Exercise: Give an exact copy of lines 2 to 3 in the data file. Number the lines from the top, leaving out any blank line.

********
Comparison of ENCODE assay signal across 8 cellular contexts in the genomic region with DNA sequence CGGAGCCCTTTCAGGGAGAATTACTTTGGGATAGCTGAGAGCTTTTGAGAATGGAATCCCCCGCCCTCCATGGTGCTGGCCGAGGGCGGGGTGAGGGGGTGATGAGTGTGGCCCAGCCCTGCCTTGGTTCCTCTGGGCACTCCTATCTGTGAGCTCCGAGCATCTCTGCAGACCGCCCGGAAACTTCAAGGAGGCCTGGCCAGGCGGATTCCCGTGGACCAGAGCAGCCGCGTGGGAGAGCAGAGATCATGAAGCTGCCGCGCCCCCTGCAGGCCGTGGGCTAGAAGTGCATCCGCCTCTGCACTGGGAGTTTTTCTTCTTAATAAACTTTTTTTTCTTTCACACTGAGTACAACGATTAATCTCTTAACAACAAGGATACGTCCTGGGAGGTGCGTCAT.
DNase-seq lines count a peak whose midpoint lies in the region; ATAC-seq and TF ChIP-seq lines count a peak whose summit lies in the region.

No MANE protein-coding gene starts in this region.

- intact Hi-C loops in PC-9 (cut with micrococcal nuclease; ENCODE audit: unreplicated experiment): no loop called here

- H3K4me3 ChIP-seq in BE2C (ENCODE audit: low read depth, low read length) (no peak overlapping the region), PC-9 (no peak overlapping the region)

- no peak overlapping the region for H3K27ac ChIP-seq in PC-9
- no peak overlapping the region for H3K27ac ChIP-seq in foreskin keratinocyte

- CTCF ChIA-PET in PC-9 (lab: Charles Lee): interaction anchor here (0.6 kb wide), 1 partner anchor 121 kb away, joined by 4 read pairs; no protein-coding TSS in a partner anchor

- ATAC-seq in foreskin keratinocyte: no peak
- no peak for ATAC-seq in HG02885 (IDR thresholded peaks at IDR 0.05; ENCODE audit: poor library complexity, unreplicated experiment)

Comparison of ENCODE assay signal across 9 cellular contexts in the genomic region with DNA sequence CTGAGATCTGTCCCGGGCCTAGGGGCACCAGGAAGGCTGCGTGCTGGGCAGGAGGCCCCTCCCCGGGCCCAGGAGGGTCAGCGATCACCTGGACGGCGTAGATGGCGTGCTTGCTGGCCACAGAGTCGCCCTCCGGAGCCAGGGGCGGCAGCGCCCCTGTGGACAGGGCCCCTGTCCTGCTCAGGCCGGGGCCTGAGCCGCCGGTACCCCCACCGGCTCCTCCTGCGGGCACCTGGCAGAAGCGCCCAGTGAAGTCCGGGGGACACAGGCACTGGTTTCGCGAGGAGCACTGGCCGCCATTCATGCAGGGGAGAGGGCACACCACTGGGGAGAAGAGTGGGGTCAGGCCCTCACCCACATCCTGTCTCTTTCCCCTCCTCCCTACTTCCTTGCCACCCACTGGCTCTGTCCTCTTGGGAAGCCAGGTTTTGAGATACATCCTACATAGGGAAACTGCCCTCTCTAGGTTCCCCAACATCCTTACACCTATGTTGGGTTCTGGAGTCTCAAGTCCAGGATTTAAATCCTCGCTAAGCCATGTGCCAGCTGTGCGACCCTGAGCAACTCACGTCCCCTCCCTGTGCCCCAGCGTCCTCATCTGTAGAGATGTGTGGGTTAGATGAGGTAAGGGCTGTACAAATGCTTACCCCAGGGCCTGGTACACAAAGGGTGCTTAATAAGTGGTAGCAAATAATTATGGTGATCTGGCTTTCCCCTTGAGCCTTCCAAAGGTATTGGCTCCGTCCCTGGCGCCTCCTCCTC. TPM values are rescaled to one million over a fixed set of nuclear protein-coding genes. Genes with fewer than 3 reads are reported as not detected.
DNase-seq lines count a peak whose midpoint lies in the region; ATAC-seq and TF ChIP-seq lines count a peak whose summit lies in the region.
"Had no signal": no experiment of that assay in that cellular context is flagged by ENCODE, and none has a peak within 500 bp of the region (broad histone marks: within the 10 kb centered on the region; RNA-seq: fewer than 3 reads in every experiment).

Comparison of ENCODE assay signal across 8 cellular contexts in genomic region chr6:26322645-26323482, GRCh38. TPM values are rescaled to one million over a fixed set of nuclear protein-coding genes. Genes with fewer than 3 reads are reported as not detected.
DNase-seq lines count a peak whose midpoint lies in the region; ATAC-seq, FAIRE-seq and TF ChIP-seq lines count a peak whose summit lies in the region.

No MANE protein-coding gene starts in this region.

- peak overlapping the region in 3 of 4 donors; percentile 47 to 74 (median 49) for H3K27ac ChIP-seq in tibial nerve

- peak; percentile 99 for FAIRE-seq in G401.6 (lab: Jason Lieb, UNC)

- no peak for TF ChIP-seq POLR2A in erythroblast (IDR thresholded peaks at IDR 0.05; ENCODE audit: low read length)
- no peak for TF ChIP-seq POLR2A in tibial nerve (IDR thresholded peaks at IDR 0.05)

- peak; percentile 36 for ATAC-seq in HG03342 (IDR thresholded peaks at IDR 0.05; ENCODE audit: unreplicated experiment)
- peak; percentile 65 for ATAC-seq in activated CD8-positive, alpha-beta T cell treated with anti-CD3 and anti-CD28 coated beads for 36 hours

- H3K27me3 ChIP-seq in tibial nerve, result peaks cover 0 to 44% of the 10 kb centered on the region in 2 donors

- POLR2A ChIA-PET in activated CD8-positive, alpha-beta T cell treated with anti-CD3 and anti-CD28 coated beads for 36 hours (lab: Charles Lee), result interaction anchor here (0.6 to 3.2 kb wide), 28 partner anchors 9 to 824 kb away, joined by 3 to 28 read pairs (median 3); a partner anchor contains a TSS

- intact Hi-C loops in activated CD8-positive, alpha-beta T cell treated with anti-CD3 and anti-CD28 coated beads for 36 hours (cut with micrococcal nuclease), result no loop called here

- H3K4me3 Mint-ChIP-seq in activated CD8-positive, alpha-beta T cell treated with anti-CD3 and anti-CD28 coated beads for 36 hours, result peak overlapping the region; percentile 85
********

DNase-seq lines count a peak whose midpoint lies in the region; ATAC-seq and TF ChIP-seq lines count a peak whose summit lies in the region.

No MANE protein-coding gene starts in this region.